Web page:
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What the world's top two Blues Magazines
have to say about Dary'ls CD recordings:

LIVING BLUES (September – October 2000 / Issue # 153)
Daryl Davis sounds like an interesting guy – born in Chicago in 1958, he has a bachelor’s degree in music from Howard University in Washington, D.C. (which has become his home), and is the author of a book about interacting with the Ku Klux Klan. More to the point, he is a singer and keyboard player with an affinity as the title indicates for American roots music.

More specifically, Davis is into ‘50’s rock’n’roll, his influences obvious from the booklet photos depicting him alongside half a dozen of his heroes: Chuck Berry, Johnnie Johnson, Little Richard, Jerry Lee Lewis, Fats Domino, and Pinetop Perkins. He kicks off the all original playlist by pounding and rippling the keys on a pile-driving boogie and offers a different twist on the same theme on Let Me Boogie With Your Woogie. The tempo stays up for We All Owe A Debt (to Chuck Berry) and the Little Richard-doo wop hybrid Karen Lee, as well as for the country-tinged One Foot In The Graveyard (and “one hand on the nurse”), and Broadminded, with help from Bob Margolin’s guitar and Ron Holloway’s raucous tenor sax. No one-trick pony, Davis explores rock’n’roll’s blues roots on Double D Blues, an After Hours-like tribute to Johnson, and the closer, an updated interpretation of Pinetop Boogie. More modern blues sounds are heard on the horn-driven, uptempo Leave Me Alone and the downbeat I’m Coming Back. Going Back To The Country, with Phil Wiggins joining the band on harp, is drawn from the Key To The Highway family of melodies, and Romp In The Swamp, with the leader doubling on accordion, is a zydeco-style burner with just a touch of New Orleans second line rhythm.

Throughout, Davis’ piano work impresses with its winning combination of technique and abandon, and his vocals are strong and assured, making American Roots a noteworthy debut – black rock’n’roll lives!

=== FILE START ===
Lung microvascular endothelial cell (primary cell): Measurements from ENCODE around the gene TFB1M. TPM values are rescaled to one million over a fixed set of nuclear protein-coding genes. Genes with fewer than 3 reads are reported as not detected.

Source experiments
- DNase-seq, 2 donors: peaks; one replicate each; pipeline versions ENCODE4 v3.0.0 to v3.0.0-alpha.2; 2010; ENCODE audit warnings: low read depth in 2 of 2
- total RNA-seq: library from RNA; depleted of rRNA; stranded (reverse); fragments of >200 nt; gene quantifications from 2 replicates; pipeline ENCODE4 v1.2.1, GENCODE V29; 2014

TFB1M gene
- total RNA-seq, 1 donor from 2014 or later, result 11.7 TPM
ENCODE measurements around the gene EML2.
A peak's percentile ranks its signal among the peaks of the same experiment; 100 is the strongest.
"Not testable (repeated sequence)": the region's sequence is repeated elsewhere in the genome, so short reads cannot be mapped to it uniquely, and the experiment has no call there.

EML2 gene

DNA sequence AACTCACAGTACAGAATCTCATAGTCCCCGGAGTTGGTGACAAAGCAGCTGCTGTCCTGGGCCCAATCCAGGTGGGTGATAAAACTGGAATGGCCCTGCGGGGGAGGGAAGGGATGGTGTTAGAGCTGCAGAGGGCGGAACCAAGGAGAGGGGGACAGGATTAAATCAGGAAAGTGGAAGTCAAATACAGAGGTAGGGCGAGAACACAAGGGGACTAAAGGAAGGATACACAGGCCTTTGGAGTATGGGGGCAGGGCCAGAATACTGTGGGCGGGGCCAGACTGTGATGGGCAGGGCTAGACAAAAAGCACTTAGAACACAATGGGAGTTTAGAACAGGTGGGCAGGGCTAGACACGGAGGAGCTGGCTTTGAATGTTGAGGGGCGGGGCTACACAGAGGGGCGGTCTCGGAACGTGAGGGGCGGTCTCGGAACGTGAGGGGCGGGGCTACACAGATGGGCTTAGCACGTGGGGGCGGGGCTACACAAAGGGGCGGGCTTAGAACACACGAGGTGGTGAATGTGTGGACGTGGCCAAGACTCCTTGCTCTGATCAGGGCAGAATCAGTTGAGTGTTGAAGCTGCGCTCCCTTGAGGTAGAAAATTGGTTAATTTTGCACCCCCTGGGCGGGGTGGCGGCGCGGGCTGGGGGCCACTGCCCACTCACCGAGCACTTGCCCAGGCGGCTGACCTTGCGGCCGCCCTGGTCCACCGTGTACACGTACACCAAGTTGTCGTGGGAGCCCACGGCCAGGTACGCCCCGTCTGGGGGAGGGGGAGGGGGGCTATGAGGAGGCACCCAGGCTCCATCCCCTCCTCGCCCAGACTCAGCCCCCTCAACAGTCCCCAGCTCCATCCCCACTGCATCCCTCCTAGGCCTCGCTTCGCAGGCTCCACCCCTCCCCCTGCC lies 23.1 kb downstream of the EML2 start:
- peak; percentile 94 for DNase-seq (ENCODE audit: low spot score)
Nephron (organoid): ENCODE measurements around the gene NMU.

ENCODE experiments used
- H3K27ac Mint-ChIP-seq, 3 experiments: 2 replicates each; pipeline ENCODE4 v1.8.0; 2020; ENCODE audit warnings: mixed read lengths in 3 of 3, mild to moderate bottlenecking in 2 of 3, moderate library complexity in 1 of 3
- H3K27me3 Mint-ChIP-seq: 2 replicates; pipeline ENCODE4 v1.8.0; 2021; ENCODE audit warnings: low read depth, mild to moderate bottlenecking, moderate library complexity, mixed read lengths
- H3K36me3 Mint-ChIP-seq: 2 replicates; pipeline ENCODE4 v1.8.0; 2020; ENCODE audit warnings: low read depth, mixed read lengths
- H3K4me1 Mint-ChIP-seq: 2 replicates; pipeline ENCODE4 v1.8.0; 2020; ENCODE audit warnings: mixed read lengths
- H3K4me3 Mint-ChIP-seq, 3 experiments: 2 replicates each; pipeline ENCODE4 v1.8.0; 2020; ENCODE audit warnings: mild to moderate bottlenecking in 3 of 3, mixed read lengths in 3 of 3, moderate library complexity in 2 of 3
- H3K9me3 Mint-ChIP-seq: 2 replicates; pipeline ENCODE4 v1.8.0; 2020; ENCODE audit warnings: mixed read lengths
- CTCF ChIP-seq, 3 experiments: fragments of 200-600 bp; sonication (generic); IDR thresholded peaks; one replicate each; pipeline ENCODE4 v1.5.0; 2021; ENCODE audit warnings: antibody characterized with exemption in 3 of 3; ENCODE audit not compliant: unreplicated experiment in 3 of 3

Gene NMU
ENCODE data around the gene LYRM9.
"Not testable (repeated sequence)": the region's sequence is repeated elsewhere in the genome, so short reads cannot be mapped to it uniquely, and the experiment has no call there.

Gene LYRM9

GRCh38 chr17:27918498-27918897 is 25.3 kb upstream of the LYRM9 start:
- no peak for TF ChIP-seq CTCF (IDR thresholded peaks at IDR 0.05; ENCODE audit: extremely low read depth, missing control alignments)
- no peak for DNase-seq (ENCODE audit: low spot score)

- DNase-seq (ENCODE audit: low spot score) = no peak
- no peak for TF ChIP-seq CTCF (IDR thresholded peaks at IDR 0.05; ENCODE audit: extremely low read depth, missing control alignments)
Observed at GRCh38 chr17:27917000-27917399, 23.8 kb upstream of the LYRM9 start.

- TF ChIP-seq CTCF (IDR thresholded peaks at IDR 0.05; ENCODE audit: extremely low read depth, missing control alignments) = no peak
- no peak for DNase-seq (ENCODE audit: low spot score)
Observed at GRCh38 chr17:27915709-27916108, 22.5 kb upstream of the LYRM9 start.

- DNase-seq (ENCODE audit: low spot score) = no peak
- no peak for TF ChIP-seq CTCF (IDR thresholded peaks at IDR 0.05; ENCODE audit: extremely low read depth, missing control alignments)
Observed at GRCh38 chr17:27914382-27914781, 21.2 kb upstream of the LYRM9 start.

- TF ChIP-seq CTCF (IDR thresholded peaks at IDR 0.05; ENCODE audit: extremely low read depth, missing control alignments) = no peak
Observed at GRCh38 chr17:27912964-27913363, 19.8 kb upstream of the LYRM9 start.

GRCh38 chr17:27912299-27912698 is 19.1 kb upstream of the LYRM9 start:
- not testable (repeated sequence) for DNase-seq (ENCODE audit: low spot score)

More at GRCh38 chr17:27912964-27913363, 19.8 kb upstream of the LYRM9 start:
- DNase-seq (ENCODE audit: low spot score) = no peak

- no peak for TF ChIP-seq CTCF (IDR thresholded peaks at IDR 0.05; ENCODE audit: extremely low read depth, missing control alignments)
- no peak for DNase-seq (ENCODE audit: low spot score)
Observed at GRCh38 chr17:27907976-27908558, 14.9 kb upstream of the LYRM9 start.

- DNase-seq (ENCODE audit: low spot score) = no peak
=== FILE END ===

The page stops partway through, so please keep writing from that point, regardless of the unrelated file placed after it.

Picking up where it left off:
– Jim DeKoster

BLUES REVUE (January – February 2001 / Issue # 64)
Pianist Daryl Davis earned his stripes playing with Chuck Berry, Bo Diddley and The Coasters. In 1985, Pinetop Perkins chose Davis to take his slot in Muddy Waters’ Legendary Blues Band. All those influences reveal themselves on American Roots, 12 Davis originals that combine his love for blues, R&B and ‘50’s-era rock’n’roll. Davis, in the tradition of Perkins, Otis Spann and Johnnie Johnson, knows how to roll out the blues and boogie.

It’s easy to see how a song like “I’m Your Boogie Man” has become a favorite of Davis’ shows. No, we’re not talking about K. C. & The Sunshine Band’s ‘70’s dico hit, but Davis’ salute to boogie-woogie piano is just as danceable, and the background vocals add a comic touch. “Let Me Boogie With Your Woogie” explores similar terrain with equally fine results. Davis honors Berry with “We All Owe A Debt,” a song written in Berry’s style featuring lyrics that recount the rocker’s glory days and his influence on such players as George Thorogood.

The well-rounded album offers a blues shuffle guitar scorcher in “Leave Me Alone” and a boogie piano-laced country-blues hybrid in “Going Back To The Country,” which features Phil Wiggins on harmonica. Legendary Blues Band alumnus Bob Margolin adds guitar to “Broadminded,” a tongue-in-cheek, not-quite-PC rock song inspired by Elvis Presley movies.

Davis mainly writes good-time party music, and the uptempo rocker “Karen Lee” falls into that category. But according to the liner notes, the song was inspired by a real-life Karen Lee, a photocopy store worker who was the only person in the shop willing to handle photos of Davis and members of the Ku Klux Klan. Davis created the photographs for his book Klan-Destine Relationships, a newly published chronicle of his efforts to create racial harmony by talking with Klan members. That Davis can pursue such a serious quest and create music as joyful as American Roots is worth celebrating.
– Michael Cote